Having unlimited lives may seem like an advantage, but each death serves as a stark reminder of your numerous shortcomings. Additionally, the game employs adaptive difficulty, which kicks in after approximately 10 deaths. This feature may offer a small reprieve by removing a troublesome enemy or providing an additional checkpoint.

Ninja Gaiden Black doesn’t ridicule you as harshly for your lack of skill. However, the feeling of shame is still present and the only way to escape it is to survive the challenges and push the humiliation to the back of your mind.

It’s About Time takes Crash and his friends on a wild adventure through various dimensions, eras, and universes. From pirate ships to futuristic cities, prehistoric times to the year of the original Crash Bandicoot release, they’ll explore a range of exciting locations. With just a few levels in each setting, the game boasts over 40 levels in total.

The levels in each dimension are limited, preventing the settings from becoming monotonous. This ensures that the gameplay remains engaging and dynamic, with new and thrilling elements constantly introduced. Additionally, certain stages may feature a distinct character with their own unique play style, replacing Crash and Coco.

Tawna possesses a hook-shot that can be aimed at far-off foes and crates, allowing her to traverse to new locations. However, she is unable to utilize any of the mask abilities and instead relies on her brawling skills, utilizing a combination of punches and kicks. On the other hand, Dingodile may be massive in size, but he is surprisingly nimble, thanks to his vacuum gun that enables him to hover. Additionally, his blunderbuss can suck up crates and explosives, making him a highly entertaining character to play with.

The third character in the game, Neo Cortex, offers a unique gameplay experience that may not be as enjoyable as the others. His gameplay mechanics resemble those of a puzzle platformer, where he uses his gun to transform enemies into bouncy blocks or platforms. However, he lacks certain abilities such as double-jumping, hovering, and ground pounding. Instead, he has an air-dash similar to Mega Man X, which seems out of place for his character.

It is uncommon to be compelled to play as other characters, and their stages are mostly optional and provide their viewpoint on a previous Crash or Coco stage. For instance, Tawna’s level explains a set-piece where Crash must flee from a colossal killer truck.

Toys for Bob was considerate enough to make the majority of these features optional, allowing players who may not enjoy them to not feel restricted in their playstyle. While they do add diversity, the ability to choose in a linear 3D platformer is unique.

The appearance of It’s About Time differs slightly from that of the N. Sane Trilogy. While the trilogy remake featured Crash with impressive fur effects and a gritty world, the former has a distinct look. The materials used in It’s About Time are more realistic and boast impressive details and shader effects.

Although the art direction has been altered, It’s About Time remains visually stunning. Realism has been sacrificed in favor of a significantly higher frame rate compared to the N. Sane Trilogy. The game runs smoothly at a consistent 60 frames per second, with only occasional drops in frame rate at certain points in the pirate world, particularly when grinding on a rail at high speeds, where it can plummet to single digits and become distracting.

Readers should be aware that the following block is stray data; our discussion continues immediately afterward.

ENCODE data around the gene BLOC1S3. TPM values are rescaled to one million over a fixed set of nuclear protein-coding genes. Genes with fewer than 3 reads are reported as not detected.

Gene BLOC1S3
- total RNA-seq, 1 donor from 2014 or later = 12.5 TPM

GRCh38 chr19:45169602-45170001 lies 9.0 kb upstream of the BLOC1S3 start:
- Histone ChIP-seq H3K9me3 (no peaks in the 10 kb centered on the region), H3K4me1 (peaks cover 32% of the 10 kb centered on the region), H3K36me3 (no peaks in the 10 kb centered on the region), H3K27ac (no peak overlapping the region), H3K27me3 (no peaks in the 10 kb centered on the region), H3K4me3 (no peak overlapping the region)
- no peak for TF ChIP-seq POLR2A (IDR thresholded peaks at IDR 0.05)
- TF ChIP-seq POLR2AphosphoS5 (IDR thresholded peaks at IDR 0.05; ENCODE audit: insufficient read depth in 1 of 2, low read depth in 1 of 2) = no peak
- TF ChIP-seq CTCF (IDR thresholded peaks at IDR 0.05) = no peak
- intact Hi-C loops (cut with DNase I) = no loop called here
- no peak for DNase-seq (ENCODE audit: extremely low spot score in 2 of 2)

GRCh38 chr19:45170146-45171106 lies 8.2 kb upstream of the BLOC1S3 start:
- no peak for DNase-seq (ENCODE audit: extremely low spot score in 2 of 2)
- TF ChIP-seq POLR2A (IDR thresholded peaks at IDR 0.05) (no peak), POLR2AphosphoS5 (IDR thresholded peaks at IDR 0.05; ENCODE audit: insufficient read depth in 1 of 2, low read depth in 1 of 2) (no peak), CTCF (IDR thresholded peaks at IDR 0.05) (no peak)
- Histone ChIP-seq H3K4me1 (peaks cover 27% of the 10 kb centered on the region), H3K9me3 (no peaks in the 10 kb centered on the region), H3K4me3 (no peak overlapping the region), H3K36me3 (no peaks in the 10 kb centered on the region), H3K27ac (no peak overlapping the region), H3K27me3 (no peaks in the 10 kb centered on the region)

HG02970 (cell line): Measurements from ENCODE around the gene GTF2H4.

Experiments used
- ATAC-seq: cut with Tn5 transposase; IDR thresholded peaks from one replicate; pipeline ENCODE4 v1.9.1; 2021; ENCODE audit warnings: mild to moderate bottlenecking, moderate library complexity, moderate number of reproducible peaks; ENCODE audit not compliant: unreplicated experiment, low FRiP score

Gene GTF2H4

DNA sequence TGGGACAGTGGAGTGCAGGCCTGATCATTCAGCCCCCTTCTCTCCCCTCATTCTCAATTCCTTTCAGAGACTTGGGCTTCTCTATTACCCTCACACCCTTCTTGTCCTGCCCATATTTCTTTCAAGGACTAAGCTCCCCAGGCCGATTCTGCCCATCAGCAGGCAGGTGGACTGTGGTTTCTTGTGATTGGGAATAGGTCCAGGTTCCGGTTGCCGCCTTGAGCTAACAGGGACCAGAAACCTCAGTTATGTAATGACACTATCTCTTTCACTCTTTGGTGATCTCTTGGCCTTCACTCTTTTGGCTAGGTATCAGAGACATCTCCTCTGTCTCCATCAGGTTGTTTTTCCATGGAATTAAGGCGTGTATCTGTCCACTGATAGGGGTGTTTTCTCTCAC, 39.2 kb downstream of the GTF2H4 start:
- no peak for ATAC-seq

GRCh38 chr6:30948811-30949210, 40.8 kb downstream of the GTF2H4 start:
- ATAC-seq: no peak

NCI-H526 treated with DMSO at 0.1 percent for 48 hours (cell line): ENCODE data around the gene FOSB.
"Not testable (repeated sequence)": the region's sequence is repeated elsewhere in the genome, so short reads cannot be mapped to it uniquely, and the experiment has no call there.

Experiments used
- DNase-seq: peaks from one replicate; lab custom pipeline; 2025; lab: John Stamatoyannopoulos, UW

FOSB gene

The artists have a deep understanding of Unreal 4’s capabilities and utilize them to their maximum potential. The environments are rich in color and offer stunning vistas that captivate the viewer. It’s About Time’s visuals are so impressive that it often resembles a Dreamworks CGI film rather than a video game.

The level of attention given to character expression and animation is comparable to that of animated films. The faces of the characters are incredibly expressive, and the way Crash moves with a slight squashing and stretching effect gives him a sense of presence in the environment.

The art team must have faced a daunting task with the vast number of locations, but they managed to pull it off brilliantly. The game’s extensive range of designs is a remarkable artistic accomplishment. Each location feels distinct and exceptional due to the minimal use of recycled assets.

When delving into the inverted stages of It’s About Time, the visuals become increasingly diverse. These levels offer a unique take on mirrored levels, as they not only remix the gameplay but also completely scramble the art style. The resulting imagery is vividly bold and trippy, with a psychedelic flair.

The majority of the music is unremarkable, lacking any standout melodies aside from the iconic Crash Bandicoot theme which receives a few remixes. However, the music is adequate and unobtrusive, effectively fulfilling its purpose of preventing silence.

The voice acting in the show follows a typical cartoon style. However, some veteran voice actors such as Greg Eagles and Richard Horvitz stand out due to their unique and recognizable voices. On the other hand, the remaining cast members could easily be replaced without any noticeable impact on the show’s overall performance.

The content is lacking in originality and is easily predictable. Even a visually impaired person could anticipate most of the plot elements. The only unexpected moment is when Dingodile is introduced, which is executed with impeccable comedic timing. Cortex, on the other hand, is portrayed as an irritating and foolish character who fails to pose any real danger. It is difficult to feel invested in his dialogue.

N. Gin stands out as the most impressive antagonist due to his cybernetic Peter Lorre-like speech and his battle that revolves around a rock concert theme. However, his coolness factor is a drawback in this game as he is the first of the main antagonists to be defeated, resulting in limited screen time.

The title of Crash Bandicoot 4: It’s About Time is well-deserved, as it lives up to the expectations set by its number four. This game is the most challenging and offers the most diverse gameplay experiences in a single package. Each non-boss level has an inverted version that provides additional gems to collect.

If you are brave and persistent enough to collect nearly 30 skins and obtain all the relics, the replay value of It’s About Time is exceptional. Despite its high price tag for a game with graphics reminiscent of Pixar, this is the fundamental principle of Crash Bandicoot. If you loved the N. Sane Trilogy, you will absolutely love this game.